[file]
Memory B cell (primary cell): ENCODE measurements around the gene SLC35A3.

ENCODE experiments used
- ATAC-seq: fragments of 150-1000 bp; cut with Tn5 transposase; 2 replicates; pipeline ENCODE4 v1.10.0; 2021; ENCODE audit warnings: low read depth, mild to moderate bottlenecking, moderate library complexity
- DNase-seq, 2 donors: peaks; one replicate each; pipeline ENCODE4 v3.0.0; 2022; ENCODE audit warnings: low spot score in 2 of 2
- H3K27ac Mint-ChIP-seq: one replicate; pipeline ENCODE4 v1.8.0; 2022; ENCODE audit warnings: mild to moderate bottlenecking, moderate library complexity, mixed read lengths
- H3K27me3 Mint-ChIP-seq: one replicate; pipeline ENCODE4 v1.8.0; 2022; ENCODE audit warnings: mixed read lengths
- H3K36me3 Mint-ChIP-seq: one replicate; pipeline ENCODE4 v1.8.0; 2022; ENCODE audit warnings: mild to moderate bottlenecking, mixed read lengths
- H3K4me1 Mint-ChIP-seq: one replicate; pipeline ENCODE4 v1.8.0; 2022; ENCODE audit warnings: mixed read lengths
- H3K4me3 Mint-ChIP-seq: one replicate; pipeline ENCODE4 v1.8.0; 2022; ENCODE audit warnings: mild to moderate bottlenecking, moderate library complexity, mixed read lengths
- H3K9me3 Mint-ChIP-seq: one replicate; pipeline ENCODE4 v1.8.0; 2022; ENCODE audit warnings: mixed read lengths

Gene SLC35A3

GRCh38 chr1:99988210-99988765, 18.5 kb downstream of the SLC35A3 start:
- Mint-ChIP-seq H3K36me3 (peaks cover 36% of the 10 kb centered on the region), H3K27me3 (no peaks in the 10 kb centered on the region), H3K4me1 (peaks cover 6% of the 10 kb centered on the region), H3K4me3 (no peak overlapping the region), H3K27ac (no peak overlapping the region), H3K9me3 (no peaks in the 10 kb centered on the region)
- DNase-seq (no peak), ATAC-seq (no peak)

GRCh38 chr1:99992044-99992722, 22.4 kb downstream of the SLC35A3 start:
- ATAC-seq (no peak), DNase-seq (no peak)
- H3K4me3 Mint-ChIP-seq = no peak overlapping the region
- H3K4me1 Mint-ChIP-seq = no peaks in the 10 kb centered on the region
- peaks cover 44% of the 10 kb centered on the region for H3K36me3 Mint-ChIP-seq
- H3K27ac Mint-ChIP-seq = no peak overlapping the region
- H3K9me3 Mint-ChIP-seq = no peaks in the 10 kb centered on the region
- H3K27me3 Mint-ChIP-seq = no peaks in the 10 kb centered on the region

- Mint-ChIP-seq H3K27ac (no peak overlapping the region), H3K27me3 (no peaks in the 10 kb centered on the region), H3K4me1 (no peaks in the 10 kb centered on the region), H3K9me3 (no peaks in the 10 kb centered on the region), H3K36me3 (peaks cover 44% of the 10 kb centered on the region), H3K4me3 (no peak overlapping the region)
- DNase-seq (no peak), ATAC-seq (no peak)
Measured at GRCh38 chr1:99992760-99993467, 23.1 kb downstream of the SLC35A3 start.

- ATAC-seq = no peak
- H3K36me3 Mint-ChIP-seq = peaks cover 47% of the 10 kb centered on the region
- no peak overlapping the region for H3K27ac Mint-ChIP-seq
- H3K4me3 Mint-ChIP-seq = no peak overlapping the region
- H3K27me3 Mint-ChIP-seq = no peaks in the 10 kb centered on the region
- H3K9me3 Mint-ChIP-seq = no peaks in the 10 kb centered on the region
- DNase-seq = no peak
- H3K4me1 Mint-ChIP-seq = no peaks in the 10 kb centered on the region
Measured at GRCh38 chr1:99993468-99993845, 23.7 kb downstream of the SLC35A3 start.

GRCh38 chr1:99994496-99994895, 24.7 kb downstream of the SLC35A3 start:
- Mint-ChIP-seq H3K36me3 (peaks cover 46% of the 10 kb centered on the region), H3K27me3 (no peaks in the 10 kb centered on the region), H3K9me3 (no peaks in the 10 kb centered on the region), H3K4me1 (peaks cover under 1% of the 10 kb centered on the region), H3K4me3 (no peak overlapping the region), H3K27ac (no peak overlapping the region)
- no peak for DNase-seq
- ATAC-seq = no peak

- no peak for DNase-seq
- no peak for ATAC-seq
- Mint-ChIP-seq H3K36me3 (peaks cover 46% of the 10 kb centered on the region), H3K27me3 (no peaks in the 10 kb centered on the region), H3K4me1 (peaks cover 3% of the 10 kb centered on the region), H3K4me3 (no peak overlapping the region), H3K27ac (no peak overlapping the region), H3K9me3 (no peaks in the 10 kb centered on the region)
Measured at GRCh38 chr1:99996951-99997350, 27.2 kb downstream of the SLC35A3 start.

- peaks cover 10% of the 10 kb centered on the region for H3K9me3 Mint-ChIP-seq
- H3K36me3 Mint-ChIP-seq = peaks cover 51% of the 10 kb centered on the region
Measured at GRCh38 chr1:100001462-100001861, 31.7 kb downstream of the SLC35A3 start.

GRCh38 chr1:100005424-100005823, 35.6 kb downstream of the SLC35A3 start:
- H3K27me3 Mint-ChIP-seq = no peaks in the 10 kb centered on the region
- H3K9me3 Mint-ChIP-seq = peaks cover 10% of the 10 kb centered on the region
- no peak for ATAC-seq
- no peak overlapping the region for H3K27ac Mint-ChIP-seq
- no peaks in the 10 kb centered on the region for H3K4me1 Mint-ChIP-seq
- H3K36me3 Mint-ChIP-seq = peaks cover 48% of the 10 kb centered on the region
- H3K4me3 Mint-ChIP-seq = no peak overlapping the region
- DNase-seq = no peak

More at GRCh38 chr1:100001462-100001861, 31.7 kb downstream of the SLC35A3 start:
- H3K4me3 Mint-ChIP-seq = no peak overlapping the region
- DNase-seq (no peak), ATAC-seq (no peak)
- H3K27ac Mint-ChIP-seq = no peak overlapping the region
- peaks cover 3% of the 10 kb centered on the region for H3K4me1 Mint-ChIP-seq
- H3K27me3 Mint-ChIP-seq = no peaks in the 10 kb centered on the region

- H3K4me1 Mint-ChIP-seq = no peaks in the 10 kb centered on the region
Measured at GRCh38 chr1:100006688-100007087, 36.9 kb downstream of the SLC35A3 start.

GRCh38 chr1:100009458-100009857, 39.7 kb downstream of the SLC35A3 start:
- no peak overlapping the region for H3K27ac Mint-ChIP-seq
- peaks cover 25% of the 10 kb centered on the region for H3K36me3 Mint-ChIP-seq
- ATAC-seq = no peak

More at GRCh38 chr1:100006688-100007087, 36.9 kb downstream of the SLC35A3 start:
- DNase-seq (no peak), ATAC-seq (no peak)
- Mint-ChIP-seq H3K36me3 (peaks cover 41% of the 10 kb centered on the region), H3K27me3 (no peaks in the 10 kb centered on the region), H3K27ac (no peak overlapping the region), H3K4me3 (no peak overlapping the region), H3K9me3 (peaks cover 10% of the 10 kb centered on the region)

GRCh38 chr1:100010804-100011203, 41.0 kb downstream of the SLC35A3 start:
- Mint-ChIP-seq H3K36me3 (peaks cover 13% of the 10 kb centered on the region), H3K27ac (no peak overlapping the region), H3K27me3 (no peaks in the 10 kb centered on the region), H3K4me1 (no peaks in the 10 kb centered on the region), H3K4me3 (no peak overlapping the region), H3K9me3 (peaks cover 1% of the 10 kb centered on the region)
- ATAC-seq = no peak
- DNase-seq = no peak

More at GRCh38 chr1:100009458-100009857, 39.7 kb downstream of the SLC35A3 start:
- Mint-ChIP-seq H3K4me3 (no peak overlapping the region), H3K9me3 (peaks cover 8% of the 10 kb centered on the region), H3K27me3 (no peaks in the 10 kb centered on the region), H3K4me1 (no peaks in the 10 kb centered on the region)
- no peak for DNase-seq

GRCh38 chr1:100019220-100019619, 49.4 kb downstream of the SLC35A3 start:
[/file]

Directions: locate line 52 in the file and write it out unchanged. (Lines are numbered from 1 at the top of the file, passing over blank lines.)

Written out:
- H3K36me3 Mint-ChIP-seq = peaks cover 48% of the 10 kb centered on the region